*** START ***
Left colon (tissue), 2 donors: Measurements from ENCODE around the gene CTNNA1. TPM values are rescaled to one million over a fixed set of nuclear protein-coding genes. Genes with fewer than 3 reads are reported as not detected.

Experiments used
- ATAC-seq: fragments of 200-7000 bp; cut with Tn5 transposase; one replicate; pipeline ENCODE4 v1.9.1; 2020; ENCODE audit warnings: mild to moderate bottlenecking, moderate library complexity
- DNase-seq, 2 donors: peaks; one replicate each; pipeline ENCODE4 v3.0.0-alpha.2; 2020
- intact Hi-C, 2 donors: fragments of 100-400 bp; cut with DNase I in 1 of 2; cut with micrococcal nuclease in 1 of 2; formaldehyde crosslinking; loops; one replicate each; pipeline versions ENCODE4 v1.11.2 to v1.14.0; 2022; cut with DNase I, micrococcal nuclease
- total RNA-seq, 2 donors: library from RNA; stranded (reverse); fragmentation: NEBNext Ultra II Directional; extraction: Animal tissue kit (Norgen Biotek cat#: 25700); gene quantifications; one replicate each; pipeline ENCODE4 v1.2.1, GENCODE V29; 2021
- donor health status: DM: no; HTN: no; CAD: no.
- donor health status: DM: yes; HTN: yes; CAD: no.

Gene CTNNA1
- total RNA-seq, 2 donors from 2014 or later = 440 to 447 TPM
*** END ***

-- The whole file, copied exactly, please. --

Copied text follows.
Left colon (tissue), 2 donors: Measurements from ENCODE around the gene CTNNA1. TPM values are rescaled to one million over a fixed set of nuclear protein-coding genes. Genes with fewer than 3 reads are reported as not detected.

Experiments used
- ATAC-seq: fragments of 200-7000 bp; cut with Tn5 transposase; one replicate; pipeline ENCODE4 v1.9.1; 2020; ENCODE audit warnings: mild to moderate bottlenecking, moderate library complexity
- DNase-seq, 2 donors: peaks; one replicate each; pipeline ENCODE4 v3.0.0-alpha.2; 2020
- intact Hi-C, 2 donors: fragments of 100-400 bp; cut with DNase I in 1 of 2; cut with micrococcal nuclease in 1 of 2; formaldehyde crosslinking; loops; one replicate each; pipeline versions ENCODE4 v1.11.2 to v1.14.0; 2022; cut with DNase I, micrococcal nuclease
- total RNA-seq, 2 donors: library from RNA; stranded (reverse); fragmentation: NEBNext Ultra II Directional; extraction: Animal tissue kit (Norgen Biotek cat#: 25700); gene quantifications; one replicate each; pipeline ENCODE4 v1.2.1, GENCODE V29; 2021
- donor health status: DM: no; HTN: no; CAD: no.
- donor health status: DM: yes; HTN: yes; CAD: no.

Gene CTNNA1
- total RNA-seq, 2 donors from 2014 or later = 440 to 447 TPM